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Original Short Stories, Volume 1

by Guy de Maupassant


The Lancer's Wife


Two days later I received the following letter, dated the day after we had left, that had been written at an inn on the high road:

"MY FRIEND: I am writing to you, according to my promise. For the moment I am at the inn, where I have just handed my prisoner over to a Prussian officer.

"I must tell you, my friend, that this poor woman has left two children in Germany. She had followed her husband, whom she adored, as she did not wish him to be exposed to the risks of war by himself, and as her children were with their grandparents. I have learned all this since yesterday, and it has turned my ideas of vengeance into more humane feelings. At the very moment when I felt pleasure in insulting this woman, and in threatening her with the most fearful torments, in recalling Piedelot, who had been burned alive, and in threatening her with a similar death, she looked at me coldly, and said:

"'What have you got to reproach me with, Frenchwoman? You think that you will do right in avenging your husband's death, is not that so?'

"'Yes,' I replied.

"'Very well, then; in killing him, I did what you are going to do in burning me. I avenged my husband, for your husband killed him.'

"'Well,' I replied, 'as you approve of this vengeance, prepare to endure it.'

"'I do not fear it.'

"And in fact she did not seem to have lost courage. Her face was calm, and she looked at me without trembling, while I brought wood and dried leaves together, and feverishly threw on to them the powder from some cartridges, which was to make her funeral pile the more cruel.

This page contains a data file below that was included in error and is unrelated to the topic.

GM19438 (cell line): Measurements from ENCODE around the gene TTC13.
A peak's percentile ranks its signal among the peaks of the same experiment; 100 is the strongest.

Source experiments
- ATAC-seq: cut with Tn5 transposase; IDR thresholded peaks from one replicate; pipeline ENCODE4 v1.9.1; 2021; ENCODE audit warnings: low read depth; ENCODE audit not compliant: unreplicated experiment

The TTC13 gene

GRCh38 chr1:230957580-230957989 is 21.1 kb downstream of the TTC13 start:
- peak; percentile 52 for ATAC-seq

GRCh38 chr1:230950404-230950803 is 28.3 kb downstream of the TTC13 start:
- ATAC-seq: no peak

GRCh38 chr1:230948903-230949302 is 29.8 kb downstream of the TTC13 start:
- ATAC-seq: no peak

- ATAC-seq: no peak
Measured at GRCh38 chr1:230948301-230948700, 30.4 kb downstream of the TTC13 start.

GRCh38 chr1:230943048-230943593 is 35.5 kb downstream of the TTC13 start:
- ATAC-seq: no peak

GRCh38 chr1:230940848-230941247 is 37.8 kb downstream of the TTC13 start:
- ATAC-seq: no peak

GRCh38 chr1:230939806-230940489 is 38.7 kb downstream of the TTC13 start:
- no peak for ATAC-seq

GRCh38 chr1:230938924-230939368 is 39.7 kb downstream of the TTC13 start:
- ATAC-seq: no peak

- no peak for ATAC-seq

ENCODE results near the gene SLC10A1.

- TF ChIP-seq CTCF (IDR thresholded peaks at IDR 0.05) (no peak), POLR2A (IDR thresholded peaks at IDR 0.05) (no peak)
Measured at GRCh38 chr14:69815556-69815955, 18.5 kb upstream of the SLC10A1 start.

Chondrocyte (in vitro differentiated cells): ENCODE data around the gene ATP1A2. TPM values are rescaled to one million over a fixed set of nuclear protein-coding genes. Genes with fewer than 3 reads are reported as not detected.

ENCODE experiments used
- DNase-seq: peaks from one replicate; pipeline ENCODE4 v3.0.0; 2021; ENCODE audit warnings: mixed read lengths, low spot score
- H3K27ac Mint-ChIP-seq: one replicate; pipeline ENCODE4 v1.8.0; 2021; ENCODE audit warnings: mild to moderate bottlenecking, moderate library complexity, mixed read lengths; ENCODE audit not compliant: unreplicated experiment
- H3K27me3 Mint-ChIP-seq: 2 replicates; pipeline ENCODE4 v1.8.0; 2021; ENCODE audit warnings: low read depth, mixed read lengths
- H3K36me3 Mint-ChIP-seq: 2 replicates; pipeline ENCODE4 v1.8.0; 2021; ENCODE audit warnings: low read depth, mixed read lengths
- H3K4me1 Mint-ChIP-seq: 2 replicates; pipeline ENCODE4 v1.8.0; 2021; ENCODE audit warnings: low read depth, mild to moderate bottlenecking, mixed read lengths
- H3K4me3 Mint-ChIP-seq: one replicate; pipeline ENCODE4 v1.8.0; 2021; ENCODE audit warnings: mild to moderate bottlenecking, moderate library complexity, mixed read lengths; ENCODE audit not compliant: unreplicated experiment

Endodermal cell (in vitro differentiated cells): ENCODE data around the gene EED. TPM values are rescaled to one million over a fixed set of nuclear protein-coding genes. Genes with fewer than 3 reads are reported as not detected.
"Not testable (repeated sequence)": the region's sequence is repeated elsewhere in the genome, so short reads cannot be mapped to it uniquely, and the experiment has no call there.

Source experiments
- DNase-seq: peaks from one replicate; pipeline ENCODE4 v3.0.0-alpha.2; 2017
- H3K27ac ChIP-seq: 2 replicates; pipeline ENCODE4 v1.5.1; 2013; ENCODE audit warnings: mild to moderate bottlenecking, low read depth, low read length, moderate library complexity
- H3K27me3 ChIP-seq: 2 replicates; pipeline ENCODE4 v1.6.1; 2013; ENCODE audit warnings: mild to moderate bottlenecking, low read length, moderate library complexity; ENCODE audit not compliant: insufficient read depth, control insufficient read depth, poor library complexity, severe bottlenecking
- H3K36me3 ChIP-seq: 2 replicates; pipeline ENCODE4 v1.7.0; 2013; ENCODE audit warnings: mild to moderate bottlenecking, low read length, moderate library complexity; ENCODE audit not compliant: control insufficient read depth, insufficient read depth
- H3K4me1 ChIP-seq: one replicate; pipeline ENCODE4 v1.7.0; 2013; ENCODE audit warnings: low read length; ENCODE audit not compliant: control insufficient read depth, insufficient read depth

"I hesitated in my thoughts of persecution for a moment. But the captain was there, pale and covered with blood, and he seemed to be looking at me with his large, glassy eyes, and I applied myself to my work again after kissing his pale lips. Suddenly, however, on raising my head, I saw that she was crying, and I felt rather surprised.

"'So you are frightened?' I said to her.

"'No, but when I saw you kiss your husband, I thought of mine, of all whom I love.'

"She continued to sob, but stopping suddenly, she said to me in broken words and in a low voice:

"'Have you any children?'

"A shiver rare over me, for I guessed that this poor woman had some. She asked me to look in a pocketbook which was in her bosom, and in it I saw two photographs of quite young children, a boy and a girl, with those kind, gentle, chubby faces that German children have. In it there were also two locks of light hair and a letter in a large, childish hand, and beginning with German words which meant:

'My dear little mother.'

"I could not restrain my tears, my dear friend, and so I untied her, and without venturing to look at the face of my poor dead husband, who was not to be avenged, I went with her as far as the inn. She is free; I have just left her, and she kissed me with tears. I am going upstairs to my husband; come as soon as possible, my dear friend, to look for our two bodies."

I set off with all speed, and when I arrived there was a Prussian patrol at the cottage; and when I asked what it all meant, I was told that there was a captain of francs-tireurs and his wife inside, both dead. I gave their names; they saw that I knew them, and I begged to be allowed to arrange their funeral.

"Somebody has already undertaken it," was the reply. "Go in if you wish to, as you know them. You can settle about their funeral with their friend."

I went in. The captain and his wife were lying side by side on a bed, and were covered by a sheet. I raised it, and saw that the woman had inflicted a similar wound in her throat to that from which her husband had died.

At the side of the bed there sat, watching and weeping, the woman who had been mentioned to me as their best friend. It was the lancer's wife.

— The End —


The Classical Library, This HTML edition copyright ©2001.

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